That said, in NVCAs’ most recent report (2021), they stated, “recent investment activity has been influenced by the Covid-19 pandemic and the permanent imprint it has left on everyday life. Many innovators and entrepreneurs are now focused on the abundant opportunities to develop technologies and build companies that address the needs of a reopening economy and a structurally different post-COVID environment.
Deal flow at all stages of the investment lifecycle appears healthy, but large and late-stage investments remain the main drivers behind overall strong deal value trends the industry continues to see. Late-stage VC investment through just the first half of the year ($108.8 billion) has almost reached the full-year 2020 total ($109.8 billion). Similarly, mega-rounds ($100 million+) in 2021 have already reached an annual record high of $85.5 billion.”
Source: PitchBook Data, Inc.Venture Monitor: Q2 2021 (NVCA, 2021).
While VC companies must remain compliant, make their payroll, and raise funds, their primary function is to get their product to the marketplace and get to the break-even point as soon as possible to satisfy investors and ensure their product is minimally viable. Of course, there are many famous examples of famous boot-strapping industry leading companies that began as VC’s and many have since become public companies and others sold to private equity firms.
CEO Accountability and Fiduciary Duty
Regardless of whether you’re targeting a private equity portfolio company or are an investor yourself, it’s helpful to understand the accountability of the CEO.
The CEO has several stakeholders to whom she, he, or they are accountable, including the customer. Without the customer, there is no business, and without good people (that is in high performing employees) to help achieve the mandate of the organization, the 3-to-5-year mandate will not be achievable.
Again, to quote the famous Memo to the CEO, the role of the board of directors in the PE firm—in addition to governance and industry compliance, is to arm the portfolio company for success:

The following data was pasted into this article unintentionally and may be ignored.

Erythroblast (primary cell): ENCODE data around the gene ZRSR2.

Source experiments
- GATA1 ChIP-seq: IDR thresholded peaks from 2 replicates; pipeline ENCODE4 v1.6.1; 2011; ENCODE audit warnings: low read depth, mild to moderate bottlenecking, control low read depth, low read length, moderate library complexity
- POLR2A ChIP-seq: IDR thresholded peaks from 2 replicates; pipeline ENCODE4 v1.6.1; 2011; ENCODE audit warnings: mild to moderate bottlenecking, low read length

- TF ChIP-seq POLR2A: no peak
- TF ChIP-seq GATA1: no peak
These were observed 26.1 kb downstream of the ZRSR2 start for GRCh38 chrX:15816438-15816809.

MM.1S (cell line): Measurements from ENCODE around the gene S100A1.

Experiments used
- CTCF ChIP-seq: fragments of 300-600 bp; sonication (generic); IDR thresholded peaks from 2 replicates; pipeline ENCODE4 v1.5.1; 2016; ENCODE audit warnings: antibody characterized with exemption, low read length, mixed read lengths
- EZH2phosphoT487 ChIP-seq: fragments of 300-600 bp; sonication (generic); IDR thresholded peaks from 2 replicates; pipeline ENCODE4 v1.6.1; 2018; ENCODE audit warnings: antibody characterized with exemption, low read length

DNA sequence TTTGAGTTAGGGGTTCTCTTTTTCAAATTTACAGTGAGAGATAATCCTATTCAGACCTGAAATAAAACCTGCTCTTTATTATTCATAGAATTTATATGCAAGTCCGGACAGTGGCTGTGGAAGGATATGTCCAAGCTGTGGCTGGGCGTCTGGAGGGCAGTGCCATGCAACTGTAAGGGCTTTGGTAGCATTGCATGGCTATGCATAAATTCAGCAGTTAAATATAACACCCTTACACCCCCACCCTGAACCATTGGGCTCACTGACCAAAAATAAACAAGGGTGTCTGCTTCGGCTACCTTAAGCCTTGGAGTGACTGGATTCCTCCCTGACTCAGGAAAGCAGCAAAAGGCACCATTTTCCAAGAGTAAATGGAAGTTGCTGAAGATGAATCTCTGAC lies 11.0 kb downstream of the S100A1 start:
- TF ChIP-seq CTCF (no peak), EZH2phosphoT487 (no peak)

“If necessary, these PE firms also work with management down to one more level of specificity: which bodies in which seats? Which internal talents are a promising fit with this particular initiative? And what external talent can be brought to bear, including via outsourcing?
Make no mistake: PE firms for the most part don’t run companies. They don’t want to run them and will be the first to tell you that they wouldn’t do a very good job if they did run them. The best PE firms simply want to ensure that management is positioned for success. They are there, with internal or external resources, to help management deliver on its blueprint.”
As you consider your transition to a CEO role for the first time or are making a company or industry change, understanding where you fit in the value chain can add enormous value to your pitch.
A clear understanding of the CEO’s fiduciary duty is helpful when preparing for a job search, board appointment, or promotion. CEOs are accountable for the operations of the business. They are also accountable to the board of directors, investors, shareholders, industry regulators, and ultimately, the customer. Without the customer, there is no business.
However, what’s fascinating to me during job interviews (whether I’m coaching the CEO for an opportunity or vetting the CEO for the role), is the lack of focus on the customer during that conversation.
One of the unique services Westgate offers our clients is our CV Venture Capital and Private Equity distribution service. At $100k, 75% of jobs are hidden and at $300k, 90% of jobs are hidden. In recognizing this, Westgate dispatches your CV to a nationwide pool of recruiters and up to 8000 Venture Capital and Private Equity companies and decision-makers.
Contact us today to learn more.